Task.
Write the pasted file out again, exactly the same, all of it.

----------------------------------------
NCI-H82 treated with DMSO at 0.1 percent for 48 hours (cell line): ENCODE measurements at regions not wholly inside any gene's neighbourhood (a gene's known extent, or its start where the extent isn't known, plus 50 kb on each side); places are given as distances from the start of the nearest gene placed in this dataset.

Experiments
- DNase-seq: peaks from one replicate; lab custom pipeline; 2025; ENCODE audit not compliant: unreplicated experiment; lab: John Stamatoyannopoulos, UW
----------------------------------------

NCI-H82 treated with DMSO at 0.1 percent for 48 hours (cell line): ENCODE measurements at regions not wholly inside any gene's neighbourhood (a gene's known extent, or its start where the extent isn't known, plus 50 kb on each side); places are given as distances from the start of the nearest gene placed in this dataset.

Experiments
- DNase-seq: peaks from one replicate; lab custom pipeline; 2025; ENCODE audit not compliant: unreplicated experiment; lab: John Stamatoyannopoulos, UW